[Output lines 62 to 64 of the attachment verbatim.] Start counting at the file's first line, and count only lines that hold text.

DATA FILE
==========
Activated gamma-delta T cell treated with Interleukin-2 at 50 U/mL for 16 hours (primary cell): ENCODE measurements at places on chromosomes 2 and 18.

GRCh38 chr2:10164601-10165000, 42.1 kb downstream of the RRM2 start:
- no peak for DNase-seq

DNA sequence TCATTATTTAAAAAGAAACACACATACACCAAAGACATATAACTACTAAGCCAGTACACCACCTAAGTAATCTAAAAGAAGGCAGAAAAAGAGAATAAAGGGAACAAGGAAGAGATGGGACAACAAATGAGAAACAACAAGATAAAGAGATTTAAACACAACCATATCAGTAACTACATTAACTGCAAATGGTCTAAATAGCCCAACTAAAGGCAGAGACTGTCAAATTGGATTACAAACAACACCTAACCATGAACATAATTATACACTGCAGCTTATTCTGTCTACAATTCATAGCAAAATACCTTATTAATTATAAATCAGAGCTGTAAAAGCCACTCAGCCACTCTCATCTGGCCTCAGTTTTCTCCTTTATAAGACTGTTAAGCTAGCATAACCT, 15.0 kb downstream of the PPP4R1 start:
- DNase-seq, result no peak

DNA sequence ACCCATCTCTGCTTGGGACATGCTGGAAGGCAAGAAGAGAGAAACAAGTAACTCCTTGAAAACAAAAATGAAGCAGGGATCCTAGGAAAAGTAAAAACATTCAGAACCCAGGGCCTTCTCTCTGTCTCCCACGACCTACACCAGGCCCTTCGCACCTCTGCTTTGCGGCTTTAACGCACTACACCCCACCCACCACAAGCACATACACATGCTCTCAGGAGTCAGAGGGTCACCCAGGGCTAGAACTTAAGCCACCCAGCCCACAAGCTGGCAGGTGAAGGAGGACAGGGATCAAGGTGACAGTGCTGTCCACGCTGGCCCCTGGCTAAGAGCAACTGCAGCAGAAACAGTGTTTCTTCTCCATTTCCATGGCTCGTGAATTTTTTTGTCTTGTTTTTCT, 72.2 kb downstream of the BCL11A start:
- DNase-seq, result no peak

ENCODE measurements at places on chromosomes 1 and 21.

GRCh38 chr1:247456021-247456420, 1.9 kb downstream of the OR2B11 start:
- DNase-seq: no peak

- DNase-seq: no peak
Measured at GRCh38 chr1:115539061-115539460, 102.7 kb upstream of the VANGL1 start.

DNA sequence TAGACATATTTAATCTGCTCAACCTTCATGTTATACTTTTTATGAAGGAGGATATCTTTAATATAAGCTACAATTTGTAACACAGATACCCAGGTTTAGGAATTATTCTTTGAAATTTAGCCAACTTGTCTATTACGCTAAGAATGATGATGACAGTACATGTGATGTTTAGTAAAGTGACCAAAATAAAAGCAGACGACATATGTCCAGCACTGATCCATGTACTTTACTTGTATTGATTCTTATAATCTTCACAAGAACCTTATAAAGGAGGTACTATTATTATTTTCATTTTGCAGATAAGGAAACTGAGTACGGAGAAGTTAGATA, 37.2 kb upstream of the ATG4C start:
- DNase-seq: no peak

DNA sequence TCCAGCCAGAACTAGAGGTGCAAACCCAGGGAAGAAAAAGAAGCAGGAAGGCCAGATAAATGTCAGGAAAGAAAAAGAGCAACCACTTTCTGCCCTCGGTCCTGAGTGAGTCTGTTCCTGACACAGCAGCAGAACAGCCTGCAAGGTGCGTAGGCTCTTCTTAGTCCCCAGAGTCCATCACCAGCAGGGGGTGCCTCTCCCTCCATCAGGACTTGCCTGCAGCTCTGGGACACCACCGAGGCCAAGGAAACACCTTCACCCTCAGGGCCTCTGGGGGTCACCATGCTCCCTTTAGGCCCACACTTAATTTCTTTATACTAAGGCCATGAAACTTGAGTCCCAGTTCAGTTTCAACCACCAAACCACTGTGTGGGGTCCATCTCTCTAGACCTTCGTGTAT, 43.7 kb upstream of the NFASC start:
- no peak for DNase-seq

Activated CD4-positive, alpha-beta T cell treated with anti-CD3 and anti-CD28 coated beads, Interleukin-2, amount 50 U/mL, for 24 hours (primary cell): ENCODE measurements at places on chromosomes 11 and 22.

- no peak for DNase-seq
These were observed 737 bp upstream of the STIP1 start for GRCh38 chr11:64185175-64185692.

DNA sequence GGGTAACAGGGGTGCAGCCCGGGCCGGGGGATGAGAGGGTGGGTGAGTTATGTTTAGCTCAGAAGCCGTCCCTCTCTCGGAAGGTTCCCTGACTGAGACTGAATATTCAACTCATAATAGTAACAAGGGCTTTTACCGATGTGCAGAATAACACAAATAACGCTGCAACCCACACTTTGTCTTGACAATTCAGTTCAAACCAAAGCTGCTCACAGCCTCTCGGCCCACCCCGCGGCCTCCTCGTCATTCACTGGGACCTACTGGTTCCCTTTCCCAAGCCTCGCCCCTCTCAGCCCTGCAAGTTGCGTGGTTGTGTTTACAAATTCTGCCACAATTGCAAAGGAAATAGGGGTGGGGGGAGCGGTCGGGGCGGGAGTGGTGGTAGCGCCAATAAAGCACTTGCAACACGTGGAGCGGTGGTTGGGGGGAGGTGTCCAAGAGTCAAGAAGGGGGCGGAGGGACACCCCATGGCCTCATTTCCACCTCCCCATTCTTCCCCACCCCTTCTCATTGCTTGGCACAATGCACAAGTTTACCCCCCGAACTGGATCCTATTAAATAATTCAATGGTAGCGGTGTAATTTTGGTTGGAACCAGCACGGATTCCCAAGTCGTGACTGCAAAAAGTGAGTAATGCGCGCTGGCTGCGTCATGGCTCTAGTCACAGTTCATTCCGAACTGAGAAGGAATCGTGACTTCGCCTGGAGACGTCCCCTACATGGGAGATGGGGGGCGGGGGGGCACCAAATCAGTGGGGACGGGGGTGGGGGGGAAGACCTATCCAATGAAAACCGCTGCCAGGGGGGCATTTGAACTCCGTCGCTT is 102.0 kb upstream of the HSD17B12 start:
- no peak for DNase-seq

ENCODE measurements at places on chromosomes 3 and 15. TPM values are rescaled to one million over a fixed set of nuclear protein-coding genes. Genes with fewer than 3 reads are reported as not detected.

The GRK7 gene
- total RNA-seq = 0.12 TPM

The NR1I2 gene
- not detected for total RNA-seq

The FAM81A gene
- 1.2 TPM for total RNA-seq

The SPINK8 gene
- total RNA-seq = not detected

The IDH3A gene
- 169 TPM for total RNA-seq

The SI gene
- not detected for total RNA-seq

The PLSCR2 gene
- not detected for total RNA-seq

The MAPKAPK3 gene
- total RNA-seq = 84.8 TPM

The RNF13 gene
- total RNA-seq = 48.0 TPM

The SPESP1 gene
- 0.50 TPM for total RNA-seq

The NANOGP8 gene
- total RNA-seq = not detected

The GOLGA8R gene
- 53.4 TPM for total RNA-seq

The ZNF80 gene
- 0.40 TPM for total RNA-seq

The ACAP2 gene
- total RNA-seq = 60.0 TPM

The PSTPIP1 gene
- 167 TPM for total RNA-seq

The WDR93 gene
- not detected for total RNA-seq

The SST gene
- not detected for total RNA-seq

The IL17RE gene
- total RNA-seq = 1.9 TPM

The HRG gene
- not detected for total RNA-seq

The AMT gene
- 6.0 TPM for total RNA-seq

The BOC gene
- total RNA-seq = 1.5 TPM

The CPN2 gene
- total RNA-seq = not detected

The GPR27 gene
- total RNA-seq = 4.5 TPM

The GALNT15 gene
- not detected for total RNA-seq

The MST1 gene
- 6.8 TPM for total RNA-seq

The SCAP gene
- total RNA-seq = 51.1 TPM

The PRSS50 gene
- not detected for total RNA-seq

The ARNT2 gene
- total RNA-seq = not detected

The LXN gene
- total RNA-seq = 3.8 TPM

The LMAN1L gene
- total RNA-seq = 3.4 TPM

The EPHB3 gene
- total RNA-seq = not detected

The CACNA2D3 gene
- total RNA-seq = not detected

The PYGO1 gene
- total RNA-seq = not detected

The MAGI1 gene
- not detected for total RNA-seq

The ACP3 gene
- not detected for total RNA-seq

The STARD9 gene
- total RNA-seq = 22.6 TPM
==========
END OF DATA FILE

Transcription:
- 6.0 TPM for total RNA-seq

The BOC gene
- total RNA-seq = 1.5 TPM